The chief concern with peer-to-peer software, at least from the point of view of the network administrators, is in terms of bandwidth utilisation. The very nature of peer-to-peer networks means that for every unit of data downloaded by a given node, that unit of data may subsequently be sent from that node to many others. Well-connected nodes are particularly popular and the upload bandwidth available from a node on the University network is typically hundreds of times that of a node on a standard domestic broadband connection. Many applications are purposely designed to maximise usage of available bandwidth, even if this is to the detriment of other uses and users of the network.
Many peer-to-peer applications unfortunately give the user little or no degree of control over how their bandwidth may be used, other than disabling the application (and in some cases, even that much is nontrivial). It is natural for P2P networks to be concerned that some users may mostly be downloaders of content without contributing much to other users of the network. However, if for example one could instruct the application that for each item downloaded that it should serve out the equivalent of no more than three complete copies of said item, consuming no more than 5 megabits of bandwidth at any one time, then one might have a certain confidence that it would not completely overwhelm the local network infrastructure.
Bandwidth that seems insignificant for one user will soon add up when scaled up to the many thousands of users connected to Oxford University's networks, or the hundreds on a single college network. Many colleges have comparatively slow connections to the rest of the University network, particularly in view of the number of students, but cannot necessarily justify the expense of an upgrade to a faster connection. Some college annexes may be served over wireless links or commercial connections rather than the University's optical fibre network, which restricts bandwidth still further.
It is one thing attempting to justify a network upgrade on the basis of a genuine academic requirement, such as the petabytes of data expected from CERN when their latest collider comes online. It is another thing trying to do it purely to cope with the demands of high-bandwidth recreational usage. Taxpayers and research councils tend to like to see their money being spent more wisely! On most networks within the University, reasonable recreational usage of the network is expected and tolerated, but measures may be taken in the event of excessive utilisation so that resources can be fairly shared by all.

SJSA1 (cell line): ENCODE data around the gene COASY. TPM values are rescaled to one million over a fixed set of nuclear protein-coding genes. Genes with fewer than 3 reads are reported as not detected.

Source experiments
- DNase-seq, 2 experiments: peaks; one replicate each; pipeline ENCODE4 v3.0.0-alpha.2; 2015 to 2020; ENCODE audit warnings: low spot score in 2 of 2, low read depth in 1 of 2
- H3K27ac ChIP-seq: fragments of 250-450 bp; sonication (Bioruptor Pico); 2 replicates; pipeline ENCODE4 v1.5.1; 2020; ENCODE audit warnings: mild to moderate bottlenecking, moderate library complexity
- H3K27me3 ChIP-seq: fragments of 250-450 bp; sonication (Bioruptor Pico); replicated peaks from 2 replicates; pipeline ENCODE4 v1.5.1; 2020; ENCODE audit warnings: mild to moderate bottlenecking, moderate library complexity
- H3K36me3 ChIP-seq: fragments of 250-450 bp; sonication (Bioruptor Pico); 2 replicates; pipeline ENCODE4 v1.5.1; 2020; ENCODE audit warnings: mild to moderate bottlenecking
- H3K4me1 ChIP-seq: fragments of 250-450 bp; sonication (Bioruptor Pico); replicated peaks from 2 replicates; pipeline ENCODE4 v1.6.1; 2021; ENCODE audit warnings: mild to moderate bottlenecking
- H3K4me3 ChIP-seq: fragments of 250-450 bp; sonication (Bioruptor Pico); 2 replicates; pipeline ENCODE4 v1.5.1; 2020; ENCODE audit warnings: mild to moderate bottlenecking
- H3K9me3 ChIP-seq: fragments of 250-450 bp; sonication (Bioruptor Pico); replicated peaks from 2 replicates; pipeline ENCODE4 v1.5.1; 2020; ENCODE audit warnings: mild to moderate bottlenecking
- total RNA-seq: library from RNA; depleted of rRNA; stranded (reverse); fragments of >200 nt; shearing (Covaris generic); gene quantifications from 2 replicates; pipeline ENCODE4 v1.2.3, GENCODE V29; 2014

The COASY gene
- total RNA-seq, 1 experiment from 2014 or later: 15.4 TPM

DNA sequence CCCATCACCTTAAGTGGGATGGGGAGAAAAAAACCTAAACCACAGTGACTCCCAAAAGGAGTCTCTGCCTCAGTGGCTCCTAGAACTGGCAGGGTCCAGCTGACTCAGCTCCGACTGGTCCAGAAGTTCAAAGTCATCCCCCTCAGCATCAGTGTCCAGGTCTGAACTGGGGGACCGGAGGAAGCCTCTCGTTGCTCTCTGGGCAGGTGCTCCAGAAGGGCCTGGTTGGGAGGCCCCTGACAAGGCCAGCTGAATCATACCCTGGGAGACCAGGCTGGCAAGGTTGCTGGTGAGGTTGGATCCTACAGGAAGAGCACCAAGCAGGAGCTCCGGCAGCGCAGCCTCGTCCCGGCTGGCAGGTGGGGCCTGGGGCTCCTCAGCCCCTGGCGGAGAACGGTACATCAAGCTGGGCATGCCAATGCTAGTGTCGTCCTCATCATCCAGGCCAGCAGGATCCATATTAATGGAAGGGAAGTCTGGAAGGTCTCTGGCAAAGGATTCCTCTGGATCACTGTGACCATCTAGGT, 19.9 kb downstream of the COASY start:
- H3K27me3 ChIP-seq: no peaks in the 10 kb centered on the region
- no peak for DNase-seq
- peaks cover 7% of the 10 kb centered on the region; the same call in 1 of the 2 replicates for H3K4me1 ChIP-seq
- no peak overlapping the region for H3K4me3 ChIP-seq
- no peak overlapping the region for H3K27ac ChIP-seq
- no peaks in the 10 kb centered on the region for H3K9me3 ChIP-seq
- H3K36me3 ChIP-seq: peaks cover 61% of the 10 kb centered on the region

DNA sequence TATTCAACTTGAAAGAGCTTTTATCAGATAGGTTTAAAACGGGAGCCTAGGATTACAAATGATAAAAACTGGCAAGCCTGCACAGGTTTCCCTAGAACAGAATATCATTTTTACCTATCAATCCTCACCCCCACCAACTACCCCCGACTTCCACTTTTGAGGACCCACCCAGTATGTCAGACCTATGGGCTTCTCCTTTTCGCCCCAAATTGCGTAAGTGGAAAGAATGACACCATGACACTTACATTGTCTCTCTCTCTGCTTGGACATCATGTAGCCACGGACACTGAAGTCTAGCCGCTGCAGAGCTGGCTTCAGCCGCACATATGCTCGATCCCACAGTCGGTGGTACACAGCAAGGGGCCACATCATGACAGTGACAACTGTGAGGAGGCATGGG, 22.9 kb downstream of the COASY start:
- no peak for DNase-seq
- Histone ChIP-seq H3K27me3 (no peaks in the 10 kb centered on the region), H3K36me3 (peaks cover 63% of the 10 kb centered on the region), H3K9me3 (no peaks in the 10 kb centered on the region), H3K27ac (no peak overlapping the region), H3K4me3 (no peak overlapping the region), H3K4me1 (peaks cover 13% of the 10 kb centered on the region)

While there are many perfectly legitimate uses of peer-to-peer software, it is a particularly common method of illegal content distribution, particularly music, video and pirated software. These can of course be distributed by other means, but use of peer-to-peer software avoids the requirement for large amounts of storage or bandwidth on a central server, which can easily be blocked or shut down.
The University frequently receives notices of copyright violations and takes action to ensure that infringing content is quickly removed from the network to reduce the risk of legal action against the University or other damage to its reputation. Disciplinary action may be taken against those found to be in breach of college, departmental or University IT regulations. OUCS also impose an administrative charge for handling violation notices on colleges and departments in which users are responsible for copyright violation. Most colleges and departments pass on this charge to the user concerned, often with an additional charge or fine.
It is wise to be cautious before installing any software, and peer-to-peer applications are no exception. Insecure applications may open up a machine to the danger of external attack from malicious third parties. Additionally, software from some sources may come bundled with malicious "spyware" which invades the user's privacy, or worse. There are known cases of peer-to-peer applications incorporating spyware.
Saying that, many peer-to-peer-based applications, provided that they are obtained from a trustworthy source, will not be intentionally malicious. However, as with all software, security flaws may be discovered from time to time and so it is important to ensure that it is kept up to date with respect to vendor patches.
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